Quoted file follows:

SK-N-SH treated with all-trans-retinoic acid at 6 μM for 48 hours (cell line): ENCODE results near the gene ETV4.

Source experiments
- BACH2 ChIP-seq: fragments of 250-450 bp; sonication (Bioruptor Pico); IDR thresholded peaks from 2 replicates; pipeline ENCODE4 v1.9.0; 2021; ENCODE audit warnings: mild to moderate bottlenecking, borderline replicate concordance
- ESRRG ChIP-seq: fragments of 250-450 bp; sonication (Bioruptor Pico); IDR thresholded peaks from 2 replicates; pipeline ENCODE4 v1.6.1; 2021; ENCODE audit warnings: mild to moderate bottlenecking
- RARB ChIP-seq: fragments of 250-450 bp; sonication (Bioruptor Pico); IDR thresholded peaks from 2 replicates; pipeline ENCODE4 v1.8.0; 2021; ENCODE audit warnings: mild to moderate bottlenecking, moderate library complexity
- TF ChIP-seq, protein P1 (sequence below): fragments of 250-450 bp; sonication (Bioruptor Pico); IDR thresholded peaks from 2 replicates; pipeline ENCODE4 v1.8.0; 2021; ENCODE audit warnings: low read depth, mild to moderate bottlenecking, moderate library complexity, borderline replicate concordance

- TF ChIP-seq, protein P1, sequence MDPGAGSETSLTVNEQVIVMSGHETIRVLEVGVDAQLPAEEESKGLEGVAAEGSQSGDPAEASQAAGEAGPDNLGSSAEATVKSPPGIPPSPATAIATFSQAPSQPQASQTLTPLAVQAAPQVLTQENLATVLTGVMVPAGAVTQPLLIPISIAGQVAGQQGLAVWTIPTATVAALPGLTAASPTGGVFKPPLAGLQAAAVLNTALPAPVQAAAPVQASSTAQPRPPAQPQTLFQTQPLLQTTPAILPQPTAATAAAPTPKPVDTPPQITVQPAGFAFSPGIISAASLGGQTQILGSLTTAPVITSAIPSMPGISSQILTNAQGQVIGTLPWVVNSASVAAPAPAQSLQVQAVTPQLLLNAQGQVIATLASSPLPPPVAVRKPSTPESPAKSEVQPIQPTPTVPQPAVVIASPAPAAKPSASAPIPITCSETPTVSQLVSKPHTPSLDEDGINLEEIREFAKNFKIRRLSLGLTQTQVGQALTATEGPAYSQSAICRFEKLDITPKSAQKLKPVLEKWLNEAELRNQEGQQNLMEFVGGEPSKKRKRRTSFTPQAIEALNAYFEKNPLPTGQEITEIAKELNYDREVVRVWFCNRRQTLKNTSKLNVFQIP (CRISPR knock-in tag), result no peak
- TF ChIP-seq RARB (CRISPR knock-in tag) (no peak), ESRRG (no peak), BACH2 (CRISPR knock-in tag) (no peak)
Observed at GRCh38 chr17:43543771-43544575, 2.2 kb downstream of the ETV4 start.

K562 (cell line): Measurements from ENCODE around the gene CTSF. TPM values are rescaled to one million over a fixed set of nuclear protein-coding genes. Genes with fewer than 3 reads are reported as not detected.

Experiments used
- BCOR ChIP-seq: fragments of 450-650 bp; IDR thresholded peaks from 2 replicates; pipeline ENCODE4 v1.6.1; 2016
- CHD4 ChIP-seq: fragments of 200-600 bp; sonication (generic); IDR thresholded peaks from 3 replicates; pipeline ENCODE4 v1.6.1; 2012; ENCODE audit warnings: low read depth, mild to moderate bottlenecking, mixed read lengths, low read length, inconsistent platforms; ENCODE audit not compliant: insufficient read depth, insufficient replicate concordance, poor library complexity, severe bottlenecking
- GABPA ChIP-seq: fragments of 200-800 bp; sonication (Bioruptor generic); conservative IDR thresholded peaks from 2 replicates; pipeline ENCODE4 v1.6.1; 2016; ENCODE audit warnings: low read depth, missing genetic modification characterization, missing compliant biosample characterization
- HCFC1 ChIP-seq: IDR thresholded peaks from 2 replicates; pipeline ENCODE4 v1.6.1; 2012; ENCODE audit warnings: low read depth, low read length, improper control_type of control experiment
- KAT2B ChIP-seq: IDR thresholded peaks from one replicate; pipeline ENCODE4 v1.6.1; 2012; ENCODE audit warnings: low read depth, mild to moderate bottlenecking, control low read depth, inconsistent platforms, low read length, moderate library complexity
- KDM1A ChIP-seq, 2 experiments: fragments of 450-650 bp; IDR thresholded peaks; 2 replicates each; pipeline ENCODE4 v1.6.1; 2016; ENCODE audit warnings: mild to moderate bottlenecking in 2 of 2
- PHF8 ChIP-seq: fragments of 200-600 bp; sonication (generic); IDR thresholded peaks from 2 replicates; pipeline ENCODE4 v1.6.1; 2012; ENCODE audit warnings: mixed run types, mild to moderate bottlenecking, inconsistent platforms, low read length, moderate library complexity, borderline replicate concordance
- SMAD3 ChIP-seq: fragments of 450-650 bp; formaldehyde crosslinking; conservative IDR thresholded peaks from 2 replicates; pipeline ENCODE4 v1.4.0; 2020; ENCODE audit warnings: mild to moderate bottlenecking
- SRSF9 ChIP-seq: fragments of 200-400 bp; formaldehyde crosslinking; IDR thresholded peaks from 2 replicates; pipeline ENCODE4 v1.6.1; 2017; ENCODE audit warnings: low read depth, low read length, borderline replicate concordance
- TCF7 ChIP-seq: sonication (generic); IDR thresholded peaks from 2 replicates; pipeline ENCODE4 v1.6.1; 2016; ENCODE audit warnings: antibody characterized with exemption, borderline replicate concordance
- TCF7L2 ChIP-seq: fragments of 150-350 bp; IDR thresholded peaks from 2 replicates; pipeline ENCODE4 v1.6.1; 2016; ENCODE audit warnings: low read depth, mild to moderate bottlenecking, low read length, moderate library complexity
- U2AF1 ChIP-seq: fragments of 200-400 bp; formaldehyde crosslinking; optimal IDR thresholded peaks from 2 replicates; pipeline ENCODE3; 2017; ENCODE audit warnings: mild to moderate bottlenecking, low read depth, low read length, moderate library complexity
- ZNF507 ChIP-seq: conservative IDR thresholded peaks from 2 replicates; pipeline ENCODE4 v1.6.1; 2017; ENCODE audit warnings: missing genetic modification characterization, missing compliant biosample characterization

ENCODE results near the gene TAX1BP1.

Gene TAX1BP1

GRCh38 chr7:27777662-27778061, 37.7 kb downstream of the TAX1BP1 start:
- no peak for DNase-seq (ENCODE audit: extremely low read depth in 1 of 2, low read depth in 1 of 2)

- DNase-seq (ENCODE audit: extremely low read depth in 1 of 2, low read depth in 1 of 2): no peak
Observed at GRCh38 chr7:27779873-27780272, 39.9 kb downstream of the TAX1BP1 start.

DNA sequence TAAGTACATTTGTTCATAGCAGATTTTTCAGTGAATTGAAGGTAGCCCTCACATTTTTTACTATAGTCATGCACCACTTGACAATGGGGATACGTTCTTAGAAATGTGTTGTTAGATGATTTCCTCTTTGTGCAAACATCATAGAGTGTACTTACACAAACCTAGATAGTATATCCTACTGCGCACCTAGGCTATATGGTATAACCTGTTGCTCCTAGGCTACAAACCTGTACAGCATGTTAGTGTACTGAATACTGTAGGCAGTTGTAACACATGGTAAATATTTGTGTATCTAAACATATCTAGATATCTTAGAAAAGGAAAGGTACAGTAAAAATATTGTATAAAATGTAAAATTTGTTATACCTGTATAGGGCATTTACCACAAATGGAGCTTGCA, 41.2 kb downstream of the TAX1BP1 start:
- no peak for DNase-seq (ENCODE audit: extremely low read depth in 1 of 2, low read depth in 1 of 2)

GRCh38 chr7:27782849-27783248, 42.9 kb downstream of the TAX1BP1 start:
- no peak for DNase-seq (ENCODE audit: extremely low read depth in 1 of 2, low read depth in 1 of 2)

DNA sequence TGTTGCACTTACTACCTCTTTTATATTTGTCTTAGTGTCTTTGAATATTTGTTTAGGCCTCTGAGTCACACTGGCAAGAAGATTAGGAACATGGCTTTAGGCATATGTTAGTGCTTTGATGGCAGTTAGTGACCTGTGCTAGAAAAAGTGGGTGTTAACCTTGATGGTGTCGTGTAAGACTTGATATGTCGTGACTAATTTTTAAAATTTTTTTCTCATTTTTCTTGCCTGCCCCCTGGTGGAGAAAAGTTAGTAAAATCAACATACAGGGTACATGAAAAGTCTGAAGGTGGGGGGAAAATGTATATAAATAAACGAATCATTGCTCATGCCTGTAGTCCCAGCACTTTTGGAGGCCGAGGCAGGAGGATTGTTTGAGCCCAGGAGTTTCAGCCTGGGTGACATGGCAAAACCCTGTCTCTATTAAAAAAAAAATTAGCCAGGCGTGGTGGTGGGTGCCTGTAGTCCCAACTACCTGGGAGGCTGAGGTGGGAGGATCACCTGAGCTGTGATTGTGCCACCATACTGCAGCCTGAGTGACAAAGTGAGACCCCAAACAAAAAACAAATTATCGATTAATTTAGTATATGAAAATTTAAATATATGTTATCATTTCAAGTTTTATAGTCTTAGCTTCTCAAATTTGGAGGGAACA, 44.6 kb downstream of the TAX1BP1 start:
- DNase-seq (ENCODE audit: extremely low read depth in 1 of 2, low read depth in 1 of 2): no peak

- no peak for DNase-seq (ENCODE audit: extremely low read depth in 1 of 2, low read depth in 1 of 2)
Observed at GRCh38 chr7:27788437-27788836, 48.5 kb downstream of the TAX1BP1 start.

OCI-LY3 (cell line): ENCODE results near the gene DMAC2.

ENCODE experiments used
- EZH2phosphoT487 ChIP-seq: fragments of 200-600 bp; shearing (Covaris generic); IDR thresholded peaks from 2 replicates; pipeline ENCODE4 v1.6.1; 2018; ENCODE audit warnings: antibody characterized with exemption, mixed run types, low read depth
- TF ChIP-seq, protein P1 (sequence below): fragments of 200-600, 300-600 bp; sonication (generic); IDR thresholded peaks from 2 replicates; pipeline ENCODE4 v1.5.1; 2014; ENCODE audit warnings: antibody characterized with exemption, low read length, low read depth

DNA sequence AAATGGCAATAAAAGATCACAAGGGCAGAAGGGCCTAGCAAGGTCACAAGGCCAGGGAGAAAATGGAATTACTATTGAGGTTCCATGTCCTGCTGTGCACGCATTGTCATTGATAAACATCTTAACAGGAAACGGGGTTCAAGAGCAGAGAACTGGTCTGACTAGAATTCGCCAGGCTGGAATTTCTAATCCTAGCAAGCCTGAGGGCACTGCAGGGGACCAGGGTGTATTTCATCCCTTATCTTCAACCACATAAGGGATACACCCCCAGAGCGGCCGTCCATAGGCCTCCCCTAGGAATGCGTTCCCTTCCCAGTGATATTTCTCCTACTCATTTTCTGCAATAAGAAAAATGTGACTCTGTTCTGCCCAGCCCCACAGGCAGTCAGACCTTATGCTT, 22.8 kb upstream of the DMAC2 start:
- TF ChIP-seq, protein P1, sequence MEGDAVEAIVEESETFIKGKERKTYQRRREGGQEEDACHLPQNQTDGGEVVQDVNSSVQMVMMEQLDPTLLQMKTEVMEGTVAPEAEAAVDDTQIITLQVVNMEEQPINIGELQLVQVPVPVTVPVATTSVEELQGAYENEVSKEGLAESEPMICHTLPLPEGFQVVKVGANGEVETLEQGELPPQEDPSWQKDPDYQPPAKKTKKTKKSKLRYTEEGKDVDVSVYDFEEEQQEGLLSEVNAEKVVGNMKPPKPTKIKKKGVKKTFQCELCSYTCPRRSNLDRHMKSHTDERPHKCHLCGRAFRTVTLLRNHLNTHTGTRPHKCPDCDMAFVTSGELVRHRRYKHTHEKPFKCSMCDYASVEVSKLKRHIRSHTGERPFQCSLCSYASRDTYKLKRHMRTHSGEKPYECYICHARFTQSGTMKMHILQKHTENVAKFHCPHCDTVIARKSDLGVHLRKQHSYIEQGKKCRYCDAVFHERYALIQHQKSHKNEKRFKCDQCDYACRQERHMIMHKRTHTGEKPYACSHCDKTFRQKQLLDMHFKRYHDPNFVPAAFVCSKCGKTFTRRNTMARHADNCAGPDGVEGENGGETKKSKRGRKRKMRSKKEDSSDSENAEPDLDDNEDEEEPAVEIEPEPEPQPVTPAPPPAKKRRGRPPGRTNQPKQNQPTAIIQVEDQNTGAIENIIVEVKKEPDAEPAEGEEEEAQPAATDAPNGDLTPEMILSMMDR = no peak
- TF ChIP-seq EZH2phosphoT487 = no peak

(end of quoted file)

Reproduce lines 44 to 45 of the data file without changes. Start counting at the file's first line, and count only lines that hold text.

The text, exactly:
- TF ChIP-seq, protein P1, sequence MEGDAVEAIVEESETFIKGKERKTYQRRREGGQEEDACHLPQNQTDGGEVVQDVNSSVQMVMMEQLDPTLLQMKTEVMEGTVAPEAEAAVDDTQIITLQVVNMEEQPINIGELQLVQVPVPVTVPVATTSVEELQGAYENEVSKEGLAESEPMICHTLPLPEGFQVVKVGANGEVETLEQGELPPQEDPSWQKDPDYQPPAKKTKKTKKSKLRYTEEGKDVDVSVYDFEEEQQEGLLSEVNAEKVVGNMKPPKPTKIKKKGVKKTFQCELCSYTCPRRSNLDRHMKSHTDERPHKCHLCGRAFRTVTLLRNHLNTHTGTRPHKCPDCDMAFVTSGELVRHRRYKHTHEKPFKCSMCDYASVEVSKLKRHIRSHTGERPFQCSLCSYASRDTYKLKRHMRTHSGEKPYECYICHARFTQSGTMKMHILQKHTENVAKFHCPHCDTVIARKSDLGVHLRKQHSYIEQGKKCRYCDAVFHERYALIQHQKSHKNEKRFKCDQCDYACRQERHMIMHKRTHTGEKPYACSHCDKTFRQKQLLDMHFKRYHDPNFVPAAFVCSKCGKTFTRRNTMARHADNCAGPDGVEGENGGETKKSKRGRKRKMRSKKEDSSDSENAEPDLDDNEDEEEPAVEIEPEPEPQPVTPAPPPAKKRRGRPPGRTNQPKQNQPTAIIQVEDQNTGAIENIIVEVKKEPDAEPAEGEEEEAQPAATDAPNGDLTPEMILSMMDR = no peak
- TF ChIP-seq EZH2phosphoT487 = no peak